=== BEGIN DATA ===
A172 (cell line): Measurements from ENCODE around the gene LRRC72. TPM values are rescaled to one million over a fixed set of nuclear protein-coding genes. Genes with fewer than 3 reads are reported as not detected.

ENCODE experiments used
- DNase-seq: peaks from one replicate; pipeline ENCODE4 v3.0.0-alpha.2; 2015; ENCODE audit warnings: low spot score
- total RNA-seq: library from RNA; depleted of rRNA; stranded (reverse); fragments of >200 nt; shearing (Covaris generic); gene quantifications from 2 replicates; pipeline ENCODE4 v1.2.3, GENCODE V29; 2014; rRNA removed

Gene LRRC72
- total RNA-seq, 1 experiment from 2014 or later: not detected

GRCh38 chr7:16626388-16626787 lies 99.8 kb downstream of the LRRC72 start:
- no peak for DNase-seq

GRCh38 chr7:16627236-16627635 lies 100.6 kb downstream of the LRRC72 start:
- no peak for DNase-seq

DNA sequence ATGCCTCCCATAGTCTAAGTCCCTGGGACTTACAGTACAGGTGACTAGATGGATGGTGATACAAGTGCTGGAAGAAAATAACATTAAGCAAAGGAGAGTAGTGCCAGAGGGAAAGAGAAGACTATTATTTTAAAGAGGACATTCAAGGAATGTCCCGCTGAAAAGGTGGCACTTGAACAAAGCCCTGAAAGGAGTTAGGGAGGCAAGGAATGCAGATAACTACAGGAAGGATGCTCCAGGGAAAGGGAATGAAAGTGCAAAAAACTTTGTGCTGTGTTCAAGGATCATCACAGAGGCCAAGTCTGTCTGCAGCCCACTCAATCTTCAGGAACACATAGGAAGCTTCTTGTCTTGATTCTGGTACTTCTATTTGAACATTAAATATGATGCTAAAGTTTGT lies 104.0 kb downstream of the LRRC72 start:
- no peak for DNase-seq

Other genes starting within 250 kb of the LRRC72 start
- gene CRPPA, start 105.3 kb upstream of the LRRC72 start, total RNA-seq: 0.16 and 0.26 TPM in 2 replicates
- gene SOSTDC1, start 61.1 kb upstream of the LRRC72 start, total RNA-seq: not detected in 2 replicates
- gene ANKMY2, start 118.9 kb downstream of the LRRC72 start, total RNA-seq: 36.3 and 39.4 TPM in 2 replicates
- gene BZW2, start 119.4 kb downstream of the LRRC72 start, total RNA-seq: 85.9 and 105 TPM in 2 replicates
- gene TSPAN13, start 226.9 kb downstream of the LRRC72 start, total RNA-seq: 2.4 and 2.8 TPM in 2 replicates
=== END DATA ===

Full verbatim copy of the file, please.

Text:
A172 (cell line): Measurements from ENCODE around the gene LRRC72. TPM values are rescaled to one million over a fixed set of nuclear protein-coding genes. Genes with fewer than 3 reads are reported as not detected.

ENCODE experiments used
- DNase-seq: peaks from one replicate; pipeline ENCODE4 v3.0.0-alpha.2; 2015; ENCODE audit warnings: low spot score
- total RNA-seq: library from RNA; depleted of rRNA; stranded (reverse); fragments of >200 nt; shearing (Covaris generic); gene quantifications from 2 replicates; pipeline ENCODE4 v1.2.3, GENCODE V29; 2014; rRNA removed

Gene LRRC72
- total RNA-seq, 1 experiment from 2014 or later: not detected

GRCh38 chr7:16626388-16626787 lies 99.8 kb downstream of the LRRC72 start:
- no peak for DNase-seq

GRCh38 chr7:16627236-16627635 lies 100.6 kb downstream of the LRRC72 start:
- no peak for DNase-seq

DNA sequence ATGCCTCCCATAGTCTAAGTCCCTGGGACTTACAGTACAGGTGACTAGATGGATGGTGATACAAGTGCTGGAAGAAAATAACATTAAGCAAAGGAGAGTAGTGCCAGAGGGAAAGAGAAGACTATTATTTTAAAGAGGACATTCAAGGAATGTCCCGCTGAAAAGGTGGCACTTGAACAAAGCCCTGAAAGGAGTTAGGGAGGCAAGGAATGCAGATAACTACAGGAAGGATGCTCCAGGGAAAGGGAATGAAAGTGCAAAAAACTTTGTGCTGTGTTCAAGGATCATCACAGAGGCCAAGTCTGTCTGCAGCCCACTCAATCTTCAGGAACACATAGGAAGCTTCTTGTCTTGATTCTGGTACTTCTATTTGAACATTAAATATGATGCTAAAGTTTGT lies 104.0 kb downstream of the LRRC72 start:
- no peak for DNase-seq

Other genes starting within 250 kb of the LRRC72 start
- gene CRPPA, start 105.3 kb upstream of the LRRC72 start, total RNA-seq: 0.16 and 0.26 TPM in 2 replicates
- gene SOSTDC1, start 61.1 kb upstream of the LRRC72 start, total RNA-seq: not detected in 2 replicates
- gene ANKMY2, start 118.9 kb downstream of the LRRC72 start, total RNA-seq: 36.3 and 39.4 TPM in 2 replicates
- gene BZW2, start 119.4 kb downstream of the LRRC72 start, total RNA-seq: 85.9 and 105 TPM in 2 replicates
- gene TSPAN13, start 226.9 kb downstream of the LRRC72 start, total RNA-seq: 2.4 and 2.8 TPM in 2 replicates